The catcher in the rye – Review

The catcher in the rye
The catcher in the rye

Halfway through the book I couldn’t make up my mind if I was really liking it or hating it. When I finished about 80 percent of the book, it became interesting to the point where you start reading faster. What’s my verdict? I think that it captures the essence of being a teenager beautifully.

Holden Caulfield is a teenager who keeps getting kicked out of schools. He rambles about random shit, constantly complains about people he meets or knows, he thinks everyone is phony and quite clearly, he has no aim in his life. Why? Because he is bored and nothing interests him whatsoever. He has too many thoughts in his head and he keeps drifting away to his dream world more than many times, these thoughts are not even organized. Isn’t this the case with most teenagers all around the world? They lack the maturity to understand goals of their lives, they don’t even know what they like the most or which profession would they like to pursue.

Holden seems too whining for a while, but later in the book, I started to sort of relate to him and it wasn’t difficult to like him once you see him interact with Phoebe, the one person he truly cares about. I think that helped me change my perspective of Holden. It’s true, most people won’t be able to stand this book, others might think it’s just a mediocre read. I felt the same way right until the end but somehow the last few chapters were the ones I enjoyed reading the most.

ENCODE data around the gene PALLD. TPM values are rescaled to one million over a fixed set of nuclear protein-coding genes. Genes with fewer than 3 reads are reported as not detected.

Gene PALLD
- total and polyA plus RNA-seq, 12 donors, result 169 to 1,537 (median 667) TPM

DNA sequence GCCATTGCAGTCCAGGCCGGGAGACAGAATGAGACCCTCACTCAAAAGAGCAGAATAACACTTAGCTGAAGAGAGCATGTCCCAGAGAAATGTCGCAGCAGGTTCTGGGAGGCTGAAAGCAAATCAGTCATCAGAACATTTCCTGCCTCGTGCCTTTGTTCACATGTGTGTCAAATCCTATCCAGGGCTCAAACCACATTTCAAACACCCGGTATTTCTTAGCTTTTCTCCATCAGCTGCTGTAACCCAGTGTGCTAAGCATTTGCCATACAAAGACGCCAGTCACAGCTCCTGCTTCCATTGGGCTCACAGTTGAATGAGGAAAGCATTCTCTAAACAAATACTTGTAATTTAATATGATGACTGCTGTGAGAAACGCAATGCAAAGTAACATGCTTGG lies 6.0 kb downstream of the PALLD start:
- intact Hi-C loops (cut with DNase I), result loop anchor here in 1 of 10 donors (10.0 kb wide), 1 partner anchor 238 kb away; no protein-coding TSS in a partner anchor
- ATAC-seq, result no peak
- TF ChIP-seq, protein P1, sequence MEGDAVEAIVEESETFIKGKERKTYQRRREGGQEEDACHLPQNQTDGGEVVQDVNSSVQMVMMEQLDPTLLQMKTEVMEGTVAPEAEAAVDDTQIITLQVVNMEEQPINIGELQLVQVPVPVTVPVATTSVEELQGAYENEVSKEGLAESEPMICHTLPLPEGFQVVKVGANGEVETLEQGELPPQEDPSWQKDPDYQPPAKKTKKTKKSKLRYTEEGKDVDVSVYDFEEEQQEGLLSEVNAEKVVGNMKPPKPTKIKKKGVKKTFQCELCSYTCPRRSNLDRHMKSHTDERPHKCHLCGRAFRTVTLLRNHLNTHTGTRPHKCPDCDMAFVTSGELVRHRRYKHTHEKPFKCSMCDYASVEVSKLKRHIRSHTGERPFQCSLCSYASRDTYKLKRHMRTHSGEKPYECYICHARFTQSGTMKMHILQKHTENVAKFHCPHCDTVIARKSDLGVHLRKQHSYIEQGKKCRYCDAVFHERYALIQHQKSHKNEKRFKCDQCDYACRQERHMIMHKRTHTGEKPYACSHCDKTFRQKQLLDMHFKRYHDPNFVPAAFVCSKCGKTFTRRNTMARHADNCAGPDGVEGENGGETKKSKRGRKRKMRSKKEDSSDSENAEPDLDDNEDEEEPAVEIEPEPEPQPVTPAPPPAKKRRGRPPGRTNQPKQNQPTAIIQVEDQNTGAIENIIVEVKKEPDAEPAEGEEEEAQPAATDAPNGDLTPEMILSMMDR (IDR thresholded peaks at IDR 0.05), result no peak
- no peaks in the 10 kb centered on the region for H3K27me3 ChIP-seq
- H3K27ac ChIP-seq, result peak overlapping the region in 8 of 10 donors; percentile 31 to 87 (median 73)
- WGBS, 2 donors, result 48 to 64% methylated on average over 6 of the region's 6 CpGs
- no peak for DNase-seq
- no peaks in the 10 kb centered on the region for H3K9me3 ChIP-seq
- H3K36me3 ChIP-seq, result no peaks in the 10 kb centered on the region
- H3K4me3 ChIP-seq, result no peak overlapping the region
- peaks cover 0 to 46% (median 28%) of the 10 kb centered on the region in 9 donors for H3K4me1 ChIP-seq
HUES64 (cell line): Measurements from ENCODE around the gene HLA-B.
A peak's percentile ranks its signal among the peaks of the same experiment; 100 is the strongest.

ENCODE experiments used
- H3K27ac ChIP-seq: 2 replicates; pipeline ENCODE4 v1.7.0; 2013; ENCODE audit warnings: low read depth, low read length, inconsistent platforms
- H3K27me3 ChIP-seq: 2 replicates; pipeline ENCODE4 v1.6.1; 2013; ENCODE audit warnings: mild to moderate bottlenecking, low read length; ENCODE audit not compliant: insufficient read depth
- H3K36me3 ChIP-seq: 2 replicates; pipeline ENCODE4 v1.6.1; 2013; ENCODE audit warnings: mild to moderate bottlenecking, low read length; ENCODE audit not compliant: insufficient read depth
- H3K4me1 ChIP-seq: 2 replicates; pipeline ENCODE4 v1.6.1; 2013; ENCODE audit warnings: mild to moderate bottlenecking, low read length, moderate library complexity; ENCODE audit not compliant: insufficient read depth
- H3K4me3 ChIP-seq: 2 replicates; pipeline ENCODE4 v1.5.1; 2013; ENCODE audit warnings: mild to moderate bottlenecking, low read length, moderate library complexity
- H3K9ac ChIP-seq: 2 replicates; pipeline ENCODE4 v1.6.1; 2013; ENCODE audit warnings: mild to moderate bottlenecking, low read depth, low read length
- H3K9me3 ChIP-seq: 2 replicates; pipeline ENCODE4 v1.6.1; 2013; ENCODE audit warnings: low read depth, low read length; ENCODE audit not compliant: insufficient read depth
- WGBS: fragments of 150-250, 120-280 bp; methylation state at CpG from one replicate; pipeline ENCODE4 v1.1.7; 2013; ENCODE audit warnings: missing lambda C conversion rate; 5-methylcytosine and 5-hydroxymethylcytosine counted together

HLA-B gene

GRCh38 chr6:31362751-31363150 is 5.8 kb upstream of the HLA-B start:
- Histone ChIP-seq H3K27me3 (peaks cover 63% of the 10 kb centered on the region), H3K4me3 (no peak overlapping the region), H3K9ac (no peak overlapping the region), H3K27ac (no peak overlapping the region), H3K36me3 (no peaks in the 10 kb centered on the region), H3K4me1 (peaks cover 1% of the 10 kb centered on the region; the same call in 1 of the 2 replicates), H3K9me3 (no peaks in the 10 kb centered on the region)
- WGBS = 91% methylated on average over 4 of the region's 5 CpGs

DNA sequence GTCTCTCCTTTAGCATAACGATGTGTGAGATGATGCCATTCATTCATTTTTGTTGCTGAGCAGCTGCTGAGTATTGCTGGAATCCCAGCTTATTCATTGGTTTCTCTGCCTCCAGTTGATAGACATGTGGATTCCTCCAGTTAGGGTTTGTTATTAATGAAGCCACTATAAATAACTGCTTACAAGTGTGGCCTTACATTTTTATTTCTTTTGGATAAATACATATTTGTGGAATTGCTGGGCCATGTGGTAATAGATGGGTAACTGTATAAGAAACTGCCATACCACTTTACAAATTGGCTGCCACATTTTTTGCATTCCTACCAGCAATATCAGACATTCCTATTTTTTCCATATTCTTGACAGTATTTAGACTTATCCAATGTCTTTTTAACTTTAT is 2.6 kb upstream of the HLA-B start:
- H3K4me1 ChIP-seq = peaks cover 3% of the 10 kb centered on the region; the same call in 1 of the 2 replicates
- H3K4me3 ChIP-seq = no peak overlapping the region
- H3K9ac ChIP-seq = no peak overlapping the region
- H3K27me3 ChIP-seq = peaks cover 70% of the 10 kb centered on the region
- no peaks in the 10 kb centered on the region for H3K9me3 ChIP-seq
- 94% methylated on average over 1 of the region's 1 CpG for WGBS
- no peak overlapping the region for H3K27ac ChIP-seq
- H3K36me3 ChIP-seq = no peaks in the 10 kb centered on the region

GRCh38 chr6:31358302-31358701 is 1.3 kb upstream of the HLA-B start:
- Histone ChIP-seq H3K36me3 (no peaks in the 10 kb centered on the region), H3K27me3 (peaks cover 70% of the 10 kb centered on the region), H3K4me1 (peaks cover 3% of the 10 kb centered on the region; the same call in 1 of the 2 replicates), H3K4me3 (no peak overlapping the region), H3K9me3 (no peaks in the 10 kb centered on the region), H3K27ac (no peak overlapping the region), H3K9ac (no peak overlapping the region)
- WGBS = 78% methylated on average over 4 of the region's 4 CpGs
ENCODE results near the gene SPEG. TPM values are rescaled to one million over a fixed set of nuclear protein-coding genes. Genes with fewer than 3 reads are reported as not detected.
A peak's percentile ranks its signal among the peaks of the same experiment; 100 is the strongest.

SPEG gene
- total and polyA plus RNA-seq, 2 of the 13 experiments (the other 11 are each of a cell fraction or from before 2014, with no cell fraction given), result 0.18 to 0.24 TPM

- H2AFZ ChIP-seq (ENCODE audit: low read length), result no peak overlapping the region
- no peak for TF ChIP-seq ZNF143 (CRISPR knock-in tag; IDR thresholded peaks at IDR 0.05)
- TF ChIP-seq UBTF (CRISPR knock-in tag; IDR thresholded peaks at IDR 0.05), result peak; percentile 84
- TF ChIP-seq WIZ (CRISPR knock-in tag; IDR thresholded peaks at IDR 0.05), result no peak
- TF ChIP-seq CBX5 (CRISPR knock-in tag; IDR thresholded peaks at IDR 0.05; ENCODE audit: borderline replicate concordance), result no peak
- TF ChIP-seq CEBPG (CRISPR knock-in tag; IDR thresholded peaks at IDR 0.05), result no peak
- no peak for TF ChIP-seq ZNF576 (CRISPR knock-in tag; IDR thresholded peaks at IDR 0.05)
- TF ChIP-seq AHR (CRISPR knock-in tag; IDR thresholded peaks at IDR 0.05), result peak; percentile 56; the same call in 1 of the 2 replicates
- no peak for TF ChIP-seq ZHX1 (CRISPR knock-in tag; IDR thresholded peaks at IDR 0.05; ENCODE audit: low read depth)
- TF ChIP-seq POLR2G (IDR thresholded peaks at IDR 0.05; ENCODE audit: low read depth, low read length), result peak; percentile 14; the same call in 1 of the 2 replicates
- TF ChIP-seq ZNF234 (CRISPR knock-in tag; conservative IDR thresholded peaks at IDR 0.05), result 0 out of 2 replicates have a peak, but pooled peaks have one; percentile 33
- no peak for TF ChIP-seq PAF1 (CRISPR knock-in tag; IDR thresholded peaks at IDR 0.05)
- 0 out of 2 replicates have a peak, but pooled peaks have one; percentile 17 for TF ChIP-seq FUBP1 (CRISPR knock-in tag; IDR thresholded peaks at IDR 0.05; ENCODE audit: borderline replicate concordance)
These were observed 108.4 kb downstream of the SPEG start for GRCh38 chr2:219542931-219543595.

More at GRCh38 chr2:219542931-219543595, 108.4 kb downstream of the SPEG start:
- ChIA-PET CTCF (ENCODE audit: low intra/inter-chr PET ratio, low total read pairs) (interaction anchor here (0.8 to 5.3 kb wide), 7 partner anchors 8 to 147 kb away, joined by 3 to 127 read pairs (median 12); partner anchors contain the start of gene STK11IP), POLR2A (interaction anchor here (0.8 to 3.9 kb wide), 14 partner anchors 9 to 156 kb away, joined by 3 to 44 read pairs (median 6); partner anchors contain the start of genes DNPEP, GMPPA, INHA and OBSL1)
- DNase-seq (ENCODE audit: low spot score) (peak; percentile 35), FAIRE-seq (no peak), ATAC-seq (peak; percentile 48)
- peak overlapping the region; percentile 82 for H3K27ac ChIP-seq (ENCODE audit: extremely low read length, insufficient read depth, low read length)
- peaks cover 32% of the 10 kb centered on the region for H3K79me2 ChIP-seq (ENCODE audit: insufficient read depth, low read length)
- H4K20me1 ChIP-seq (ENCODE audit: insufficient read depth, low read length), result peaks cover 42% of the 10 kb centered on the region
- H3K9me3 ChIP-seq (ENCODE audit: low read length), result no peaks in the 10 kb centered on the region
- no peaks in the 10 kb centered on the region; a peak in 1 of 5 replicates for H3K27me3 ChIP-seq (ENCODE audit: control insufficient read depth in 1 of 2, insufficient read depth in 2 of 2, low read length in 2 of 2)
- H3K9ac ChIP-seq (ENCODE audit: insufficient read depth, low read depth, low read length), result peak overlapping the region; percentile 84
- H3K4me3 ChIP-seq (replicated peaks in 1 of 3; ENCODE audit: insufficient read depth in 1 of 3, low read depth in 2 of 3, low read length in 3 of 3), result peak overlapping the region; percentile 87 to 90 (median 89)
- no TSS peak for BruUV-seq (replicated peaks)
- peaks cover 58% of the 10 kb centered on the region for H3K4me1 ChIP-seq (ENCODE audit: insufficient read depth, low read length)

At whatever age you read this book, if you have gone through a troubled teen phase or know of someone who has, then you will very well relate to Holden’s story. If not, you will straight away hate it. The reviews could be extreme. The narration is in the simplest of forms, nothing fancy, plain old teen dialect. It shouldn’t even take long to finish reading, so if you are looking for a light-read then I strongly suggest you go for this one.

RATING: 4.5/5

Favorite Quotes from the book:

“The mark of the immature man is that he wants to die nobly for a cause, while the mark of the mature man is that he wants to live humbly for one.”

“And I have one of those very loud, stupid laughs. I mean if I ever sat behind myself in a movie or something, I’d probably lean over and tell myself to please shut up.”

“If you do something too good, then, after a while, if you don’t watch it, you start showing off. And then you’re not as good any more.”

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